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Spokane lawmaker’s bill would audit King County Homeless Authority’s grant spending

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(The Center Square) – With homeless service providers transitioning to a housing first approach, at least one Washington state lawmaker is seeking legislation to ensure tax dollars are being used effectively in dealing with the challenge of the unhoused.

The King County Regional Homelessness Authority is now looking into a housing first approach in the form of its recently approved five-year plan that estimates a potential cost of $450 million to $1.1 billion per year over the next 10 years to increase housing as a solution to homelessness in the region.

State Rep. Jenny Graham, R-Spokane, has prefiled House Bill 1872 that would require homeless service providers like the King County Regional Homeless Authority to submit annual plans revealing their goals and targets for the next year.

Graham’s bill seeks answers to four questions: Who is getting the money? How much are they getting? What is their plan? Where are the receipts?

“You can not fix what you can’t measure and this [bill] requires them to submit data that says how much money they’re spending on salaries and administrative costs,” Graham told to The Center Square in a phone call. “If you have bloated administration with all these six-figure salaries, the money is not trickling down to where we need it to go.”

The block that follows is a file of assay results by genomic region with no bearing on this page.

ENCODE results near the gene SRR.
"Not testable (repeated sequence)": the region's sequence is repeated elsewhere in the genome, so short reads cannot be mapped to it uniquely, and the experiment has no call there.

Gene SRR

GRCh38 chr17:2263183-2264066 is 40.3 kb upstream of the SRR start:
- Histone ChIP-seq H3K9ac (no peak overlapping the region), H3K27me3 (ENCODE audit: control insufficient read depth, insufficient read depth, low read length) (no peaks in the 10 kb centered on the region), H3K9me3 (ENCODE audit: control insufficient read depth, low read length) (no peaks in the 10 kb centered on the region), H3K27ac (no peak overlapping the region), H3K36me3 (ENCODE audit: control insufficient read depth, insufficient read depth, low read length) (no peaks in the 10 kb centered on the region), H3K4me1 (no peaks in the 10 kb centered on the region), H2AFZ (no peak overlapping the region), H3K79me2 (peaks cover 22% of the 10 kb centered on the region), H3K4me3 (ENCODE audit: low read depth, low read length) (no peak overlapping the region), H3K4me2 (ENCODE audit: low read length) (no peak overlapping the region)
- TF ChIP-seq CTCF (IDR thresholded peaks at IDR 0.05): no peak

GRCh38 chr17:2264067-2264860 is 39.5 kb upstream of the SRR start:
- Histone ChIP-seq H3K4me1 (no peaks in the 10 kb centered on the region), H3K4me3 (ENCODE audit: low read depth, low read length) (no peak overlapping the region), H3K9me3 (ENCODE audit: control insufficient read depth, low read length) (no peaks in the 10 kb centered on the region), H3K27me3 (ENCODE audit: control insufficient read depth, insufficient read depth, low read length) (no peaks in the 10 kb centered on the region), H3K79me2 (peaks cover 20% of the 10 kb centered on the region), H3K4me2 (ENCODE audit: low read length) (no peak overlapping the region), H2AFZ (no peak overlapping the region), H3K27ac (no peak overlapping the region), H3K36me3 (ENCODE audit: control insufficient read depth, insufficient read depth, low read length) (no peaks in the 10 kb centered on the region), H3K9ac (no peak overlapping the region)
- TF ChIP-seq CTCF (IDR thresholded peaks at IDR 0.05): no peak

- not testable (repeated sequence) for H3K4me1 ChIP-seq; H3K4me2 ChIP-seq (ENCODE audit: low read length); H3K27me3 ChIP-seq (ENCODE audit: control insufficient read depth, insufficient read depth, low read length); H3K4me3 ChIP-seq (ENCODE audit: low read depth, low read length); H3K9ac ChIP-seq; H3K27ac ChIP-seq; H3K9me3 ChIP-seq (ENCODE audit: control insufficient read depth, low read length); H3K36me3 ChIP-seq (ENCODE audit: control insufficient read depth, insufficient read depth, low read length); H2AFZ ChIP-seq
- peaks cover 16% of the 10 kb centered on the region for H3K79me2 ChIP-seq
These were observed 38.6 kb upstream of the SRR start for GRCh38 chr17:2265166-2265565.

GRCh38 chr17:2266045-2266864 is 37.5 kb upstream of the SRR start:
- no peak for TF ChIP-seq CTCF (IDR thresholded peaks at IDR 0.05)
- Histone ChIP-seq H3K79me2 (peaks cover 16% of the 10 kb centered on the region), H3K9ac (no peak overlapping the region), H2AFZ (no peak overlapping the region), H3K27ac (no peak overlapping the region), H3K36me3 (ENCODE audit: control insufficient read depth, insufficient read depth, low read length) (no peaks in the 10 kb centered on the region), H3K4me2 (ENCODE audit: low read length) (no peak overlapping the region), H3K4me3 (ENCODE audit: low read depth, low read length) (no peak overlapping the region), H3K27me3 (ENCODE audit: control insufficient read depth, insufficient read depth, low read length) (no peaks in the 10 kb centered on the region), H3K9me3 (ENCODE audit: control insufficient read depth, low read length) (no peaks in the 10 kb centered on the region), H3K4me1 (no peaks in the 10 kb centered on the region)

The state has nothing in place to properly audit grant recipients, according to Graham. Under HB 1872, if a service provider does not submit the required information to the Washington State Auditor’s Office, then they are out of compliance and not eligible to apply for any grants until they are found to be in compliance.

If grant recipients are caught misappropriating funds, they can be permanently barred from receiving any more funds.

The King County Regional Homelessness Authority’s 2023 budget totals $253.3 million, with funding from Seattle, King County, the state Department of Commerce, the U.S. Department of Housing and Urban Development, and private foundations.

HUD also released a package of grants earlier this year totaling $486 million to help 62 communities address homelessness. Washington state received $8.4 million from the package.

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